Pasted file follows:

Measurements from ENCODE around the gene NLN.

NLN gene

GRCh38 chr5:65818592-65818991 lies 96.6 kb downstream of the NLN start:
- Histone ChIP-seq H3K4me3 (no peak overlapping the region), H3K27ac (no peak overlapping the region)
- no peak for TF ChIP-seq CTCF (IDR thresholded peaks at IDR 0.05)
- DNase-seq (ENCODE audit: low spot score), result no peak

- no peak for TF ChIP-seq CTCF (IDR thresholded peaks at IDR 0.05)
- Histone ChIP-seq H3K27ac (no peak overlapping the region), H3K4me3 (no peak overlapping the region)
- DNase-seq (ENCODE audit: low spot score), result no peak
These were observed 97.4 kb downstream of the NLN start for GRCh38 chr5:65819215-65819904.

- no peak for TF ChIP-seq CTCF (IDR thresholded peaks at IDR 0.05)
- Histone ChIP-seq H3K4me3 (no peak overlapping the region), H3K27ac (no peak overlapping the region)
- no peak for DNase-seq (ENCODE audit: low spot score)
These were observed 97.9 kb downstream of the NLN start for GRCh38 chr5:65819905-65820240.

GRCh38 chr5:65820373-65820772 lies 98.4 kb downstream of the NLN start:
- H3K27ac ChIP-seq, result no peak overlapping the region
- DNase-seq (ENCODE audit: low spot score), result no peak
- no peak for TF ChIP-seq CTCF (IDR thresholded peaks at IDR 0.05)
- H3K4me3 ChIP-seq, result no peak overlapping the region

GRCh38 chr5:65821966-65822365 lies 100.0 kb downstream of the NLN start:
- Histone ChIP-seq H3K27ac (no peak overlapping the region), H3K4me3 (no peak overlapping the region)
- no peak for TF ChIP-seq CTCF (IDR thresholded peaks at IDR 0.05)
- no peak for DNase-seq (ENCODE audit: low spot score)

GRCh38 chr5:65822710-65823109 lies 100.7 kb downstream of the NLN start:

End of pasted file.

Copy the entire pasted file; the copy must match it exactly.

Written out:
Measurements from ENCODE around the gene NLN.

NLN gene

GRCh38 chr5:65818592-65818991 lies 96.6 kb downstream of the NLN start:
- Histone ChIP-seq H3K4me3 (no peak overlapping the region), H3K27ac (no peak overlapping the region)
- no peak for TF ChIP-seq CTCF (IDR thresholded peaks at IDR 0.05)
- DNase-seq (ENCODE audit: low spot score), result no peak

- no peak for TF ChIP-seq CTCF (IDR thresholded peaks at IDR 0.05)
- Histone ChIP-seq H3K27ac (no peak overlapping the region), H3K4me3 (no peak overlapping the region)
- DNase-seq (ENCODE audit: low spot score), result no peak
These were observed 97.4 kb downstream of the NLN start for GRCh38 chr5:65819215-65819904.

- no peak for TF ChIP-seq CTCF (IDR thresholded peaks at IDR 0.05)
- Histone ChIP-seq H3K4me3 (no peak overlapping the region), H3K27ac (no peak overlapping the region)
- no peak for DNase-seq (ENCODE audit: low spot score)
These were observed 97.9 kb downstream of the NLN start for GRCh38 chr5:65819905-65820240.

GRCh38 chr5:65820373-65820772 lies 98.4 kb downstream of the NLN start:
- H3K27ac ChIP-seq, result no peak overlapping the region
- DNase-seq (ENCODE audit: low spot score), result no peak
- no peak for TF ChIP-seq CTCF (IDR thresholded peaks at IDR 0.05)
- H3K4me3 ChIP-seq, result no peak overlapping the region

GRCh38 chr5:65821966-65822365 lies 100.0 kb downstream of the NLN start:
- Histone ChIP-seq H3K27ac (no peak overlapping the region), H3K4me3 (no peak overlapping the region)
- no peak for TF ChIP-seq CTCF (IDR thresholded peaks at IDR 0.05)
- no peak for DNase-seq (ENCODE audit: low spot score)

GRCh38 chr5:65822710-65823109 lies 100.7 kb downstream of the NLN start: